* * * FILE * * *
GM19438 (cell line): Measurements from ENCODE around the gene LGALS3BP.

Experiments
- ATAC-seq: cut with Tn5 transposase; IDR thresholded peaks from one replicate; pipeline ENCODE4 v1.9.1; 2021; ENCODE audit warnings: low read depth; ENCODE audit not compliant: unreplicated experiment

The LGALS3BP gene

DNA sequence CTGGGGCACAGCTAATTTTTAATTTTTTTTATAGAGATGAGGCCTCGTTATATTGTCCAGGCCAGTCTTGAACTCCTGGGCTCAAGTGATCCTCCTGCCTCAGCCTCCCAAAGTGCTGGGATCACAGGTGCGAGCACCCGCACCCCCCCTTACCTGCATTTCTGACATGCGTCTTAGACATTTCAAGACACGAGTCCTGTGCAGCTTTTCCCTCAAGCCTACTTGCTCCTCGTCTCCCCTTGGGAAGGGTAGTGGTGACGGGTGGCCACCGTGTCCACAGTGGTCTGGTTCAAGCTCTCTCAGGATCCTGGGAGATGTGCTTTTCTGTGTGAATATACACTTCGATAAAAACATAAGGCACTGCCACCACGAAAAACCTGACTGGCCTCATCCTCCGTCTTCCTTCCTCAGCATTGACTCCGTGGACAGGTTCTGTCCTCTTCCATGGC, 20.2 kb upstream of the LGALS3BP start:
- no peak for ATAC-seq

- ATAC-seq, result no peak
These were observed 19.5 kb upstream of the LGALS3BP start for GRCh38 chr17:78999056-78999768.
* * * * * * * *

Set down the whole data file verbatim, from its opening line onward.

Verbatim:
GM19438 (cell line): Measurements from ENCODE around the gene LGALS3BP.

Experiments
- ATAC-seq: cut with Tn5 transposase; IDR thresholded peaks from one replicate; pipeline ENCODE4 v1.9.1; 2021; ENCODE audit warnings: low read depth; ENCODE audit not compliant: unreplicated experiment

The LGALS3BP gene

DNA sequence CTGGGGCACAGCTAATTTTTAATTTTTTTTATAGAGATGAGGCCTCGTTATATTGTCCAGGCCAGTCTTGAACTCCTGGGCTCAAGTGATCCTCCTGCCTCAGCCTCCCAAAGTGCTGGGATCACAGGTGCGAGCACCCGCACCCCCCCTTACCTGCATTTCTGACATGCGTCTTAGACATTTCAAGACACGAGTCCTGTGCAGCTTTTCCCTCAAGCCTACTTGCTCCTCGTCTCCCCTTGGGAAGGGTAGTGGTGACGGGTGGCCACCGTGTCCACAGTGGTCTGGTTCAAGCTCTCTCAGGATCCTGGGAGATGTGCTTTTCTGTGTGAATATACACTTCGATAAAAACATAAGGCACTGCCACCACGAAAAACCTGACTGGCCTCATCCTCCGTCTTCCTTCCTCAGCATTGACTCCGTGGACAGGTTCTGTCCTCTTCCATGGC, 20.2 kb upstream of the LGALS3BP start:
- no peak for ATAC-seq

- ATAC-seq, result no peak
These were observed 19.5 kb upstream of the LGALS3BP start for GRCh38 chr17:78999056-78999768.